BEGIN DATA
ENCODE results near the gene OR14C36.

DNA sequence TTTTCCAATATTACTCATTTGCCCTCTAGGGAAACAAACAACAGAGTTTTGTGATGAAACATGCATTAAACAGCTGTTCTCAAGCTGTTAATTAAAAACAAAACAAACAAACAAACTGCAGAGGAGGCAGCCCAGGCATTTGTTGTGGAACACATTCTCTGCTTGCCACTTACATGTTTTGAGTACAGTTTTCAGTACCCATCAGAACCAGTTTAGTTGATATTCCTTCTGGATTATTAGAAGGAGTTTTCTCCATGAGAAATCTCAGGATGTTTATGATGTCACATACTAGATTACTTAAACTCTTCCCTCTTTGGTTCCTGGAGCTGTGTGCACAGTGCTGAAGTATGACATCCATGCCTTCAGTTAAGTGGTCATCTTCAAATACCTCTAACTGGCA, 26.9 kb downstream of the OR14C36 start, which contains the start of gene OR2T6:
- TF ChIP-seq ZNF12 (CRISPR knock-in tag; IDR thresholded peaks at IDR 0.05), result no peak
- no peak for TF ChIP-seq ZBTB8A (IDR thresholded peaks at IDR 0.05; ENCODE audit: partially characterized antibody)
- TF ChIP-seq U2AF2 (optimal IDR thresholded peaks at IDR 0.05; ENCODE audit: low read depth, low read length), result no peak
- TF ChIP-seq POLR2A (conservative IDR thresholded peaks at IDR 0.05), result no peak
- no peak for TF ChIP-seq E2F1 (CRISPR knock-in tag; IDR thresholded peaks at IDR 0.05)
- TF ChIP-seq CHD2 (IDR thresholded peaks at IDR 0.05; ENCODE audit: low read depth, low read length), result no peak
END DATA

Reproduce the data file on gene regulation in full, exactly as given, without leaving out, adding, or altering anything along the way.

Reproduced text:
ENCODE results near the gene OR14C36.

DNA sequence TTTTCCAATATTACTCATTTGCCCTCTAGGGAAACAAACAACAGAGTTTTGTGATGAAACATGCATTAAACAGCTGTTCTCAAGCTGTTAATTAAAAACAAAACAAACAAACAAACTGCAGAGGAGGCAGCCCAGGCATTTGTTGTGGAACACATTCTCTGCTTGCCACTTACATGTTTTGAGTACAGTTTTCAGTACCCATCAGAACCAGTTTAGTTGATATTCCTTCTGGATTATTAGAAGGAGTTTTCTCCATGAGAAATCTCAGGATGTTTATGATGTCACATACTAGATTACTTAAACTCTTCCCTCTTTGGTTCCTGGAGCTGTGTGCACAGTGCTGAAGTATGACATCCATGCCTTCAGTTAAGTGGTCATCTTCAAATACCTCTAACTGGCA, 26.9 kb downstream of the OR14C36 start, which contains the start of gene OR2T6:
- TF ChIP-seq ZNF12 (CRISPR knock-in tag; IDR thresholded peaks at IDR 0.05), result no peak
- no peak for TF ChIP-seq ZBTB8A (IDR thresholded peaks at IDR 0.05; ENCODE audit: partially characterized antibody)
- TF ChIP-seq U2AF2 (optimal IDR thresholded peaks at IDR 0.05; ENCODE audit: low read depth, low read length), result no peak
- TF ChIP-seq POLR2A (conservative IDR thresholded peaks at IDR 0.05), result no peak
- no peak for TF ChIP-seq E2F1 (CRISPR knock-in tag; IDR thresholded peaks at IDR 0.05)
- TF ChIP-seq CHD2 (IDR thresholded peaks at IDR 0.05; ENCODE audit: low read depth, low read length), result no peak